Betting the Odds
There is a case to be made for taking chances. A case that I spent many years not talking about. A case that, despite the proof right in front of me, I denied existed. But I sit here tonight quite sure that I can no longer firmly hold onto my belief that we are better off staying put, doing only what is safest, and avoiding at all costs anything that might scare us or make us a bit uncomfortable. All this, coming from a self-proclaimed risk-averse, never run with scissors, homebody, who rarely takes the opportunity to do something big if it can be accomplished in a small way, maybe even turned into a different goal entirely just to be on the safe side.
I say it over and over again. Moving from DC to SF broke my heart. I never dreamed of being a person who relocated for a job or other opportunities. What opportunity did I need? Surely anything that awesome would be available to us in DC, where our friends and family and little yellow house with the picket fence sat. And if it wasn't readily available in DC, then it really couldn't be that awesome. I mean, why fix what ain't broke? Why disrupt and force ourselves to do new things, primarily alone, with no prescribed path and no friends? But that is exactly what we did, 4.5 years ago, for a job, an opportunity to live in a new place and for a bit of adventure. My husband likes to say it whenever I have trouble deciding. "Live the bigger life. Whatever choice you make - live big." Living big was starting anew, learning to navigate the West Coast weather, lifestyle, real estate market and so much more. Living big was taking the chance that no matter what we did or where we did it, we would be just fine. I spent many years internally struggling with whether living big was important at all. Who cares? What do I have to prove by moving? What difference does it make if I try something new? Honestly, I don't need other friends, do I?
All of those questions, and subsequent angry answers, were my self-taught way of protecting myself from danger. I didn't want to try anything new, for fear of what it might do to me. For fear of how it might turn out. For fear of failing. What if we moved and I couldn't make friends? Or I couldn't find the grocery store? What if we moved and friends back home forgot about me, and people here found me forgettable? What if it hurt so much that I couldn't sleep at night?
All of that fear of the unknown was perfectly reasonable at the time, but now seems a bit misguided. (Though I did have many sleepless nights.) Fear is just a feeling that I was allowing to hurt me just for trying something new. I was giving fear a power over me - to control how I felt about my chances at a great life. Fear controlled what I thought I wanted from my life and how I showed up in the world. And it took many years to put it back in its place. Living the bigger life is taking a HUGE gamble - not on the odds of what you will encounter - but on yourself. Taking a gamble on the idea that you, not your fear, will move you toward what you need most at the time and what you want. Relying on ourselves isn't such a gamble when we remember what we are capable of, once we let go of the fear and recognize our own control of each situation.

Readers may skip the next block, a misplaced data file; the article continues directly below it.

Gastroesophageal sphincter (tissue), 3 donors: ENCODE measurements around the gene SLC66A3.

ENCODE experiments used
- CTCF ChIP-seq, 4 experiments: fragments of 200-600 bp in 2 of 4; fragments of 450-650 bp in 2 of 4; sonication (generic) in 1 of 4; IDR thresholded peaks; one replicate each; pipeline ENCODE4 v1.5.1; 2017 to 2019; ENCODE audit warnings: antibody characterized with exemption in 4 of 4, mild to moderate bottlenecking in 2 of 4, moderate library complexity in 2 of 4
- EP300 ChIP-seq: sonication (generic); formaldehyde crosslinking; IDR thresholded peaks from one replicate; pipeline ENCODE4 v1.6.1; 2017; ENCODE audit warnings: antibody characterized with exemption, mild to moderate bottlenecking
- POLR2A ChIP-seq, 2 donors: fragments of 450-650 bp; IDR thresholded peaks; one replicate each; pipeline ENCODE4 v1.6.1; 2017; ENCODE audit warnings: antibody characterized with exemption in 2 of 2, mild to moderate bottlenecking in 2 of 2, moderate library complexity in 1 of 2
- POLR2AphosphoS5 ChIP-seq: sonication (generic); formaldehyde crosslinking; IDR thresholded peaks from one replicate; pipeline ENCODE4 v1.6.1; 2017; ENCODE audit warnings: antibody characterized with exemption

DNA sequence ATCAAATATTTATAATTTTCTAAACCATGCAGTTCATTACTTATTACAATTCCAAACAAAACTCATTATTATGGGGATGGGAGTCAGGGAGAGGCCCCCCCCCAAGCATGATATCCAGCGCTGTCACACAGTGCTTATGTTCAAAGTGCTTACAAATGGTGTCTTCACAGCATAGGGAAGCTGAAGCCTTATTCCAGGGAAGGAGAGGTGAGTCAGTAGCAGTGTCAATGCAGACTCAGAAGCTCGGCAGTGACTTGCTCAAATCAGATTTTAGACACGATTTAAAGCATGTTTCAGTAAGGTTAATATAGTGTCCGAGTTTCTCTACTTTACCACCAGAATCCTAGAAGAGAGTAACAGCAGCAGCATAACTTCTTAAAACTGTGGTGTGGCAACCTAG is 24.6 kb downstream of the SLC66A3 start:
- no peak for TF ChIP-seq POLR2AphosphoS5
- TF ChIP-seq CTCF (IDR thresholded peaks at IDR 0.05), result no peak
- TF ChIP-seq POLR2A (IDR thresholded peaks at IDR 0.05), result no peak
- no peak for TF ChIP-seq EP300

Moving so far from home was life-changing. It was a split in the road that I often look back to, wondering just what would have come about had we decided to take the other path. But now four years in, I believe that our gamble - to leave everything we knew and start fresh on a new coast - paid out in our favor. We have more friends than we have time to see. More importantly, we have friends that we consider family. We found a community where we feel safe and valued. We found a school that keeps our kids learning and smiling. And while we still have many days of feeling a bit out of place, still inappropriately dressed for the chilly San Francisco wind that whips through just the city and somehow misses the suburbs, we are just fine. We made a huge change, and came out better on the other side. We put fear aside, placed the bets on ourselves, and the pay-out was big.
The odds are good that you'll find others out there. People who share your values. People who share your goals and dreams. People who share your interests, and who readily share their smiles. It is a big world out there. Taking the chances that create change and offer adventure can be difficult, if only because we are so unsure of what will greet us. But why not hold on to the belief that most of the time, the odds are good that you'll find something you can love, someone you can trust, someplace to call home, if only you can let go of the fear long enough to see it through. The odds are good you'll find all of that, and then some.